Establishing a Visitor Philosophy

July 22, 2004 by

I love well-written pieces. The article by Michael V. Copeland, in the July issue of Business 2.0 titled “Best Buy’s Selling Machine,” is one of the best company write-ups I’ve read in a while. From start to finish I couldn’t put it down. Even the ending had my hopes escalating toward a conclusion that left me smiling.

The whole point of the article was about how Best Buy uses “Blue Shirts” to sell (and up-sell) their electronics, computers, and appliances. These “Blue Shirts” are the men and women who come to work everyday motivated to be the best: in their city, district, and country. Of course, “best” is measured by sales, but surprisingly, none of the “Blue Shirts” are on commission like much of the competition is. That’s right, no increased paycheck because they sold you a better video camera. Although Best Buy does use other incentives (food coupons for local restaurants, discounts for company stock, etc.), the reality is that these kids, and most of them are, sell because of something running through their blood. They believe in what they’re doing. They enjoy teamwork. They view other Best Buy stores as competition. Everyone else is the enemy. Wow, people motivated by something other than just money?

Perhaps the highlight of the article was Best Buy’s formula for success. They have training manuals for nearly everything, including how to respond to every situation, objection or opportunity that could happen in a typical day. The sales mantra that “Blue Shirts” live by is called C.A.R.E. Plus:

  • Contact (approach the customer)
  • Ask (engage the customer)
  • Recommend (suggest solutions or better alternatives)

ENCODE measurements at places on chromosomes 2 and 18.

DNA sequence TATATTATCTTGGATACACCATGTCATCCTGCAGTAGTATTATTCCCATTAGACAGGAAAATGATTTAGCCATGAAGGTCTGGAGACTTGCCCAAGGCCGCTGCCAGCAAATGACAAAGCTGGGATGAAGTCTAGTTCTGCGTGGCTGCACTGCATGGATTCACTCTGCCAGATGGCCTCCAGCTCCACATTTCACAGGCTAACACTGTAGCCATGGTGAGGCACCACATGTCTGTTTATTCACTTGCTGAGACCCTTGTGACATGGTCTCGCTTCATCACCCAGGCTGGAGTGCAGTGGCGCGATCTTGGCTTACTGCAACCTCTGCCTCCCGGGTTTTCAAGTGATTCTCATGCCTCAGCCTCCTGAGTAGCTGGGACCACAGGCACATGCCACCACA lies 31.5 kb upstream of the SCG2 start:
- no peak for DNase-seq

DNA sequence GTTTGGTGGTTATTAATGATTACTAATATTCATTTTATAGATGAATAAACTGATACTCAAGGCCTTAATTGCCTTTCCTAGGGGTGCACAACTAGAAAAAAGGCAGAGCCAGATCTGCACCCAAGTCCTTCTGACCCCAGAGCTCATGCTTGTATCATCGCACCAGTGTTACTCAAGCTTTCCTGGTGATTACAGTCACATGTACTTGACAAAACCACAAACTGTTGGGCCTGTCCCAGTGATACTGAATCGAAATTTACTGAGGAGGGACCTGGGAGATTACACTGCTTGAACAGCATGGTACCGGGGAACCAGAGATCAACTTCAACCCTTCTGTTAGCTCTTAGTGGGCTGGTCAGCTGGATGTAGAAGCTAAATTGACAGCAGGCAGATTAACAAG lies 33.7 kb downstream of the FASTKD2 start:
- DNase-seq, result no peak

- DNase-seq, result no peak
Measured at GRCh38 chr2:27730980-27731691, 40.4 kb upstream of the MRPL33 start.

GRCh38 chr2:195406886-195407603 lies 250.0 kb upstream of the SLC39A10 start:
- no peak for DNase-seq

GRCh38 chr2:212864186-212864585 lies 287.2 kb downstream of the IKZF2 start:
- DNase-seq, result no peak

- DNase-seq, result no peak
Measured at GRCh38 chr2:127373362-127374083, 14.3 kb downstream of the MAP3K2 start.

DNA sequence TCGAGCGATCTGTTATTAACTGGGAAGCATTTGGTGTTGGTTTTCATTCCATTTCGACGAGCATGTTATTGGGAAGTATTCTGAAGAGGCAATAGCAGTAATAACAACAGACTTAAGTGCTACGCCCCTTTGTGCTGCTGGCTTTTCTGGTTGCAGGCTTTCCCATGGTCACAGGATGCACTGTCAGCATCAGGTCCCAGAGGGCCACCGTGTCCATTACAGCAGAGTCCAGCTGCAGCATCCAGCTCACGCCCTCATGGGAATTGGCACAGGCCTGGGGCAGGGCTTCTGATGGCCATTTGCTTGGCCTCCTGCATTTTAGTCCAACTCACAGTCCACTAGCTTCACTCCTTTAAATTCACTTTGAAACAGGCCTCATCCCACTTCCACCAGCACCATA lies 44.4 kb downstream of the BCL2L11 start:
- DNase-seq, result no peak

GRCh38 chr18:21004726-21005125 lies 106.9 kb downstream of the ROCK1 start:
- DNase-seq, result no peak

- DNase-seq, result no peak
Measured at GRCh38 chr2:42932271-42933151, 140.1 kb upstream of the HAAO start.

• Encourage (stroke the customer’s ego)

How could you apply this philosophy to your church? Could your greeting team actually have a “CARE” plan when new visitors encounter your church?

The book on church visitors: Unwelcome: 50 Ways Churches Drive Away First-Time VisitorsMore:

Post By:

Brad Abare

Brad Abare is the founder of the Center for Church Communication. He consults with companies and organizations, helping them figure out why in the world they exist, why anyone should care and what to do about it.
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3 Responses to “Establishing a Visitor Philosophy”

  • kevin
    August 3, 2004

    Despite Best Buy’s success, I usually find the constant barage of sales people annoying. And it’s not just Best Buy. You can’t browse without being interrupted by someone asking to help you. I suppose they’re just trying to be helpful, but it gets under your skin.
    If your church had a greeting team, how could you be different than annoying sales people? What would it take to make people feel genuinely welcome?
    My church used to deliver fresh baked bread later in the day to visitors (I got a loaf when I came, I assume they still do it). It was very unobtrusive (I wasn’t made to feel like I had a big “Visitor” sign standing around after church with a loaf of bread) and made me want to go back.

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  • Danny
    July 23, 2005

    Unfortunately, the workers at Best Buy are not trying to be helpful. i know, i work there.
    It’s my job to talk to EVERYONE. i don’t like doing it because, like you said, it’s annoying as hell. but i get bitched at if every single customer in there isn’t “contacted.”

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  • Brad
    August 28, 2006

    Bingo! There’s a huge disconnect between the story they’re telling, and the minumum-wage shop floor associates living it out. If we’re guilty of the same thing in church, we’re toast!

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